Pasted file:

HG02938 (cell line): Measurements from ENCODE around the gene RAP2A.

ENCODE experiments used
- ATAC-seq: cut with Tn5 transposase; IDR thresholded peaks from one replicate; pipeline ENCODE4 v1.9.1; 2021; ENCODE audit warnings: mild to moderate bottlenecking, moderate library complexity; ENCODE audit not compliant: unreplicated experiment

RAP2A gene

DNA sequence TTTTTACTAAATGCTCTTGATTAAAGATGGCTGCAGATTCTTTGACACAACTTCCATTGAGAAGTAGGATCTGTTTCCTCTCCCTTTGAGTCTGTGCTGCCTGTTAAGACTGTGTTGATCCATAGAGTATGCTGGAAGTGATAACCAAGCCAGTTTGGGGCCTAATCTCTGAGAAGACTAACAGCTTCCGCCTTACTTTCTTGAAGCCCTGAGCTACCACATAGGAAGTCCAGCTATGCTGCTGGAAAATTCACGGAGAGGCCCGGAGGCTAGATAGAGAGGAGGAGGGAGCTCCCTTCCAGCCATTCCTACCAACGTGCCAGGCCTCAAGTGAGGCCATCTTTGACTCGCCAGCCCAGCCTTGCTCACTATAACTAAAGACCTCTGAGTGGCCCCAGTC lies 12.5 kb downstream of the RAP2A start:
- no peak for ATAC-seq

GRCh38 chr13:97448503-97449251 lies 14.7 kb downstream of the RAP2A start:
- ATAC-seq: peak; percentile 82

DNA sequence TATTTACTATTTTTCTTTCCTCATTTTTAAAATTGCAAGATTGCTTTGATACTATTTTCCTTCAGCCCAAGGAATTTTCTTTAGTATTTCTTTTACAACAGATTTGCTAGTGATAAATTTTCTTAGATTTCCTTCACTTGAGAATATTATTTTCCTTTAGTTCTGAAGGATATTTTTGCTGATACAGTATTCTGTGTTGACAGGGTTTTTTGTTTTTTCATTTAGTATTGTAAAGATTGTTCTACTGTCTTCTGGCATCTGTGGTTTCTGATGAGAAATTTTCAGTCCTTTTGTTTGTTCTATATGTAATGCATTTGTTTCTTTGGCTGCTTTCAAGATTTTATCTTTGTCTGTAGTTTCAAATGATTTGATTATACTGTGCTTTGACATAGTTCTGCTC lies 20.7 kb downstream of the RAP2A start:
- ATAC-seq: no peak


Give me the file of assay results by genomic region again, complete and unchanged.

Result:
HG02938 (cell line): Measurements from ENCODE around the gene RAP2A.

ENCODE experiments used
- ATAC-seq: cut with Tn5 transposase; IDR thresholded peaks from one replicate; pipeline ENCODE4 v1.9.1; 2021; ENCODE audit warnings: mild to moderate bottlenecking, moderate library complexity; ENCODE audit not compliant: unreplicated experiment

RAP2A gene

DNA sequence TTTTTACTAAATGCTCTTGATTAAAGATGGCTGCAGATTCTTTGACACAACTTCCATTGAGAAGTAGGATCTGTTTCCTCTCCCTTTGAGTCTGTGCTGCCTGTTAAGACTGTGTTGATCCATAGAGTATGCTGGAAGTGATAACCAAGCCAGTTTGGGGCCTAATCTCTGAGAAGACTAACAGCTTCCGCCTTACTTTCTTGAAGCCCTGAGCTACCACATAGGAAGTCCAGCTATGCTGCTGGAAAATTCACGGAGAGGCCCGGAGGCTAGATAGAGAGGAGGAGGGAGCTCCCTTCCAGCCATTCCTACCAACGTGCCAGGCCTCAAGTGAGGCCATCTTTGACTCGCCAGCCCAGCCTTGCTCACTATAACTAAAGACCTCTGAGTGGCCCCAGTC lies 12.5 kb downstream of the RAP2A start:
- no peak for ATAC-seq

GRCh38 chr13:97448503-97449251 lies 14.7 kb downstream of the RAP2A start:
- ATAC-seq: peak; percentile 82

DNA sequence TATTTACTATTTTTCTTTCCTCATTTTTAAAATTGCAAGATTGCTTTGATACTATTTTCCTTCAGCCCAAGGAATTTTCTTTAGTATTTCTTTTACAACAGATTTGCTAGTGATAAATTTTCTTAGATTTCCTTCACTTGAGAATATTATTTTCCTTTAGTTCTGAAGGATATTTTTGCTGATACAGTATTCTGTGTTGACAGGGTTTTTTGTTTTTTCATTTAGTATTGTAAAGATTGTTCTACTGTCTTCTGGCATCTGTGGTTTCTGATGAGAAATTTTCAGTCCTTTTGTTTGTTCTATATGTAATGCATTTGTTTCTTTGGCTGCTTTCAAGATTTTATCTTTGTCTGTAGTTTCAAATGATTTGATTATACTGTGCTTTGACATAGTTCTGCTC lies 20.7 kb downstream of the RAP2A start:
- ATAC-seq: no peak